- This is a neurological disorder that causes dementia and impaired movement and can lead to nerve damage.
- This is an autoimmune disease that affects joints, skin, and sometimes nerve tissue.
- These infections typically cause a cold or gastrointestinal/GI upsetness.
- Less often they can cause other effects like small fiber neuropathy.
These conditions have been seen to cause isolated small-fiber neuropathy or begin as small-fiber neuropathy before progressing to the large nerve fibers. They can also begin as a mixed neuropathy, with small and large fibers.
Often the damage progresses at a relatively moderate rate, leading to added symptoms within months or years. The fiber nerves that are affected by the underlying condition usually progressively deteriorate, regardless of where they are located. (Mohammad A. Khoshnoodi, et al., 2016) Medications can help alleviate damage to the peripheral nerves. For individuals that are diagnosed in the early stage, it is possible to stop the progression, and potentially prevent involvement of the large fibers.
Treatment toward preventing the progression requires controlling the underlying medical condition with treatment options depending on the cause. Treatments that can help prevent the progression include:
- Blood sugar control for individuals with diabetes.
- Nutritional supplementation for the treatment of vitamin deficiencies.
- Quitting alcohol consumption.
- Immune suppression for control of autoimmune diseases.
- Plasmapheresis – blood is taken and the plasma is treated and returned or exchanged for the treatment of autoimmune diseases.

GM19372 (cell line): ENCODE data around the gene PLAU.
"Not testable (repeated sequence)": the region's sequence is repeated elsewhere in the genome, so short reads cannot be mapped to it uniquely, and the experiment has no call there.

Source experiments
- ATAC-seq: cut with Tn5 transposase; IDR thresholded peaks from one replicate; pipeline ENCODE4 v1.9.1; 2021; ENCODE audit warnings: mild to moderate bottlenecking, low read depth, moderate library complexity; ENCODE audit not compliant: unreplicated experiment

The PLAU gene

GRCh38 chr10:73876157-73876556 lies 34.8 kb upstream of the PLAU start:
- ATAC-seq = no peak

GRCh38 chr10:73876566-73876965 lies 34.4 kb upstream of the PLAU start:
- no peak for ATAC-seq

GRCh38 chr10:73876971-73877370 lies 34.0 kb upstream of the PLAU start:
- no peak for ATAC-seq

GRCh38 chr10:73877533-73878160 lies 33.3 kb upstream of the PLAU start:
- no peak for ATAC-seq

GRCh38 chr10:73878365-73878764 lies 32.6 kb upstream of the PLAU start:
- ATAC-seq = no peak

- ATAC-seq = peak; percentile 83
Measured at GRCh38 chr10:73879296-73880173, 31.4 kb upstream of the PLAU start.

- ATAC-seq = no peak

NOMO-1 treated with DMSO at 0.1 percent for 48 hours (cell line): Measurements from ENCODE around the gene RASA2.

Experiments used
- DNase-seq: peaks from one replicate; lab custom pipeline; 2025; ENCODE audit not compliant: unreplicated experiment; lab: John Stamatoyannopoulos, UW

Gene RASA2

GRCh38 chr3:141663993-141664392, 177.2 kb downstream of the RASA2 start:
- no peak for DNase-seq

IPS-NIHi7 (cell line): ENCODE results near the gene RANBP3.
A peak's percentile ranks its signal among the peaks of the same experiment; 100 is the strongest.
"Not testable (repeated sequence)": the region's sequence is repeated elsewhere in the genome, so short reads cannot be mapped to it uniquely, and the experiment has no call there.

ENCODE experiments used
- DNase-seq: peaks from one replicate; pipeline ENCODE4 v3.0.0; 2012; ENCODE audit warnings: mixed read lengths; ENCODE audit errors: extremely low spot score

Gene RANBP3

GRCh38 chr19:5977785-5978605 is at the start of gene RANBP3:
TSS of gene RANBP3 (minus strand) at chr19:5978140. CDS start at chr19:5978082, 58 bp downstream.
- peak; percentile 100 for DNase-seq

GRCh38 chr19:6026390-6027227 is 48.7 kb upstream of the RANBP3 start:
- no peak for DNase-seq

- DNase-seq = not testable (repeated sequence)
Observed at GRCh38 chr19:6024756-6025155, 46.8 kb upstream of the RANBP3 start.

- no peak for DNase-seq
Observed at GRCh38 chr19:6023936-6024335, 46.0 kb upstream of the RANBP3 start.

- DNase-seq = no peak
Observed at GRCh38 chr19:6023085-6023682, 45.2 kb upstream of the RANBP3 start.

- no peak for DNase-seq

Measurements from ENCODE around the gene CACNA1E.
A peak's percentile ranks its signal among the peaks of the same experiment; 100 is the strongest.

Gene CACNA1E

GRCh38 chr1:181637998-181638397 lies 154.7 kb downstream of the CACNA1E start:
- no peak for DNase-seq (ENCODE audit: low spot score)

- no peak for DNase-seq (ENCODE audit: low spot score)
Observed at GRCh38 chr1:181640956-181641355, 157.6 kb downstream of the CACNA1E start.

Individuals can get treatment for the symptoms that will not reverse or cure the condition but can help with temporary relief. Symptomatic treatment can include: (Josef Finsterer, Fulvio A. Scorza. 2022)
- Pain management can include medications and/or topical analgesics.
- Physical therapy – stretching, massage, decompression, and adjustments to keep the body relaxed and flexible.
- Rehabilitation to help improve coordination, which can be impaired by loss of sensation.
- Medications to relieve GI symptoms.
- Wearing specialized clothes such as neuropathy socks to help with foot pain symptoms.
Treatment and medical management of neuropathies usually involve a neurologist. A neurologist may prescribe medication to help alleviate pain symptoms and provide medical interventions like immunotherapy if there is concern that an autoimmune process could be the cause. Additionally, treatment could include the care of a physical medicine and rehabilitation physician or a physical therapy team to provide stretches and exercises to help strengthen the body and maintain mobility and flexibility.
Peripheral Neuropathy Myths & Facts
Johnson, S. A., Shouman, K., Shelly, S., Sandroni, P., Berini, S. E., Dyck, P. J. B., Hoffman, E. M., Mandrekar, J., Niu, Z., Lamb, C. J., Low, P. A., Singer, W., Mauermann, M. L., Mills, J., Dubey, D., Staff, N. P., & Klein, C. J. (2021). Small Fiber Neuropathy Incidence, Prevalence, Longitudinal Impairments, and Disability. Neurology, 97(22), e2236–e2247. doi.org/10.1212/WNL.0000000000012894
Finsterer, J., & Scorza, F. A. (2022). Small fiber neuropathy. Acta neurologica Scandinavica, 145(5), 493–503. doi.org/10.1111/ane.13591
Krämer, H. H., Bücker, P., Jeibmann, A., Richter, H., Rosenbohm, A., Jeske, J., Baka, P., Geber, C., Wassenberg, M., Fangerau, T., Karst, U., Schänzer, A., & van Thriel, C. (2023). Gadolinium contrast agents: dermal deposits and potential effects on epidermal small nerve fibers. Journal of neurology, 270(8), 3981–3991. doi.org/10.1007/s00415-023-11740-z
Li, M., Tao, M., Zhang, Y., Pan, R., Gu, D., & Xu, Y. (2023). Neurogenic rosacea could be a small fiber neuropathy. Frontiers in pain research (Lausanne, Switzerland), 4, 1122134. doi.org/10.3389/fpain.2023.1122134
Khoshnoodi, M. A., Truelove, S., Burakgazi, A., Hoke, A., Mammen, A. L., & Polydefkis, M. (2016). Longitudinal Assessment of Small Fiber Neuropathy: Evidence of a Non-Length-Dependent Distal Axonopathy. JAMA neurology, 73(6), 684–690. doi.org/10.1001/jamaneurol.2016.0057